Williams HR Law LLP


April 26, 2012

A recent decision of the Workplace Safety and Insurance Appeals Tribunal (“WSIAT”) has arguably expanded the scope of entitlement for traumatic mental stress (“TMS”). Previously, in order to be successful in obtaining entitlement for TMS, workers had been required to show that their TMS was a result of a traumatic event that posed a threat to their physical well-being. In Decision 483/11, the WSIAT has clarified that there does not necessarily need to be a link between a physical threat and TMS for a claim to be successful.

In this case, a 51 year old educational assistant (“EA”) with decades of experience in the classroom was accused of assault by a grade five student. The EA knew that the established School Board protocol following this serious allegation would be a suspension followed by an investigation. After the worker was ultimately cleared of all wrongdoing, she made a claim for TMS benefits stating that she was diagnosed with major depression and was unable to work in a classroom setting. The worker was originally denied benefits by the WSIB Appeals Resolution Officer, however, the WSIAT granted entitlement to TMS benefits. The WSIAT held that her medical documentation supported that she suffered an acute response (major depressive disorder) to a traumatic event which they defined as the allegation by the student and that therefore her claim fit squarely within the required definitions in the Workplace Safety and Insurance Act, 1997.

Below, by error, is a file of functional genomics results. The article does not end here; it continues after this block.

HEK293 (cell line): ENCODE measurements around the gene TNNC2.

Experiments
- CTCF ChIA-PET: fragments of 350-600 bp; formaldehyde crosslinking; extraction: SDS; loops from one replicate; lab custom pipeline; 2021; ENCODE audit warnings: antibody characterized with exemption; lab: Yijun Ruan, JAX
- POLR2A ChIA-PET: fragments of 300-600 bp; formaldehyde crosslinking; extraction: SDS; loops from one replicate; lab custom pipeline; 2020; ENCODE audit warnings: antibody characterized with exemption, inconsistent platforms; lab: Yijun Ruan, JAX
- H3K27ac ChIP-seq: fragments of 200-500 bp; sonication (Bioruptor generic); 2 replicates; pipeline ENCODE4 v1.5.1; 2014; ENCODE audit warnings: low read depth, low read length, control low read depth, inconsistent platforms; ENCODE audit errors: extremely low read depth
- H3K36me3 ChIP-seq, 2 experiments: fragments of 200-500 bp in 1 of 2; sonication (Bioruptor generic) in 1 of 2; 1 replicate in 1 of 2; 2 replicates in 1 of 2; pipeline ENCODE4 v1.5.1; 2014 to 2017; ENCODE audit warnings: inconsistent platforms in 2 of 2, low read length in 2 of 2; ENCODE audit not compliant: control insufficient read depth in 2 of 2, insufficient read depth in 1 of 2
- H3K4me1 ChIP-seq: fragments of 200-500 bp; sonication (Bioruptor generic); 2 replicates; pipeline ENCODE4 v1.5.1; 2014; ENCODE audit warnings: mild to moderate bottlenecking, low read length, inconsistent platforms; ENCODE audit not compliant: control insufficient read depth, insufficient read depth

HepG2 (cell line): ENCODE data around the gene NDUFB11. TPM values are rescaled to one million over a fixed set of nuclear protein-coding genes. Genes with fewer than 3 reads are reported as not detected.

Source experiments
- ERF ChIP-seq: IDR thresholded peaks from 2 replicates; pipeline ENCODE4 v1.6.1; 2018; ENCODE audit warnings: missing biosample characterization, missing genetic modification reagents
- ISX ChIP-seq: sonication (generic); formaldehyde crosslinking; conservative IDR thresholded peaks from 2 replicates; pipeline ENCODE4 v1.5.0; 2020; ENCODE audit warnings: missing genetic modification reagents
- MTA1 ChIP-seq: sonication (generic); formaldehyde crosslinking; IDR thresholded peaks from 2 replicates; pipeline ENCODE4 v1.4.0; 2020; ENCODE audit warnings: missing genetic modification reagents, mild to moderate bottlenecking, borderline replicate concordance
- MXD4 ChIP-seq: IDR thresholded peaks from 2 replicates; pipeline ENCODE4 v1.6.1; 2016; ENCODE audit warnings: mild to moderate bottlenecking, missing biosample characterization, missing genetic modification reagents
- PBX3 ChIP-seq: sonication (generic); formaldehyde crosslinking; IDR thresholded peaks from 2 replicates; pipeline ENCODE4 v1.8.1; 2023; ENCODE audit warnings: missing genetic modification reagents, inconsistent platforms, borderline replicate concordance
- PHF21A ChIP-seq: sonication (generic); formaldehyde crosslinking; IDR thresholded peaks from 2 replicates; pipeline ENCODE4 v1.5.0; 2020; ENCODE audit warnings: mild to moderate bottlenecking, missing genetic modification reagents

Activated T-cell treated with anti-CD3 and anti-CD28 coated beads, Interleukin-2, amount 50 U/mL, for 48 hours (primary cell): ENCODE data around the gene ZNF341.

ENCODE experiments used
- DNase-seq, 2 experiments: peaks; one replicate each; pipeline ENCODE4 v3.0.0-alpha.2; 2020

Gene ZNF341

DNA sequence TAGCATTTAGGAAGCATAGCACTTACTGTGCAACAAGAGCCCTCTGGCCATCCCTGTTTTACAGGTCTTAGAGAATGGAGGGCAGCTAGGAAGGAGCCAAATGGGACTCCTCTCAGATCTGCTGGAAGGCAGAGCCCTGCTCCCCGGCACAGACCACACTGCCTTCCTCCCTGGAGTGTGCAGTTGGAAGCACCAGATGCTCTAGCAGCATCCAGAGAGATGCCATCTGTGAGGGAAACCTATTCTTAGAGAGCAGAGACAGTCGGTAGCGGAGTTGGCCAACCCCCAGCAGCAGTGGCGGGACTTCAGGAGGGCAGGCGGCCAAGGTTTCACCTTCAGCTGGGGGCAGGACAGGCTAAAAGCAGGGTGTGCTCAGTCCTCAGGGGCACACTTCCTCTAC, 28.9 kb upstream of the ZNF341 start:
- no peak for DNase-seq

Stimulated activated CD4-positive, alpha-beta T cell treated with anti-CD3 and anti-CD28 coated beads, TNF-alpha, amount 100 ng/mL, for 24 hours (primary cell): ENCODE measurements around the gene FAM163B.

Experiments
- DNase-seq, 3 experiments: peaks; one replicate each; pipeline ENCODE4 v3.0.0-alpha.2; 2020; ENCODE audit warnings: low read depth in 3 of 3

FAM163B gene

The WSIAT also considered what mental diagnoses will qualify as psychological conditions for which entitlements will be granted and found that various conditions, if they fall within Axis I of the DSM-IV and are properly diagnosed by a psychiatrist or psychologist, will be considered sufficient. Employers should note that this clarification may result in an increase in TMS claims as a result of this decision; however, workers still bear the burden of proof to demonstrate that their claim falls within the TMS definition. Further, employers should take this opportunity to ensure that they have transparent internal dispute mechanisms, meaningful resolution processes and trained investigators to deal with complaint intake and processing to effectively deal with workplace issues and ensure that employers don’t exacerbate an already stressful situation for the worker.


This blog is provided as information and a summary of workplace legal issues.

This information is not intended as legal advice.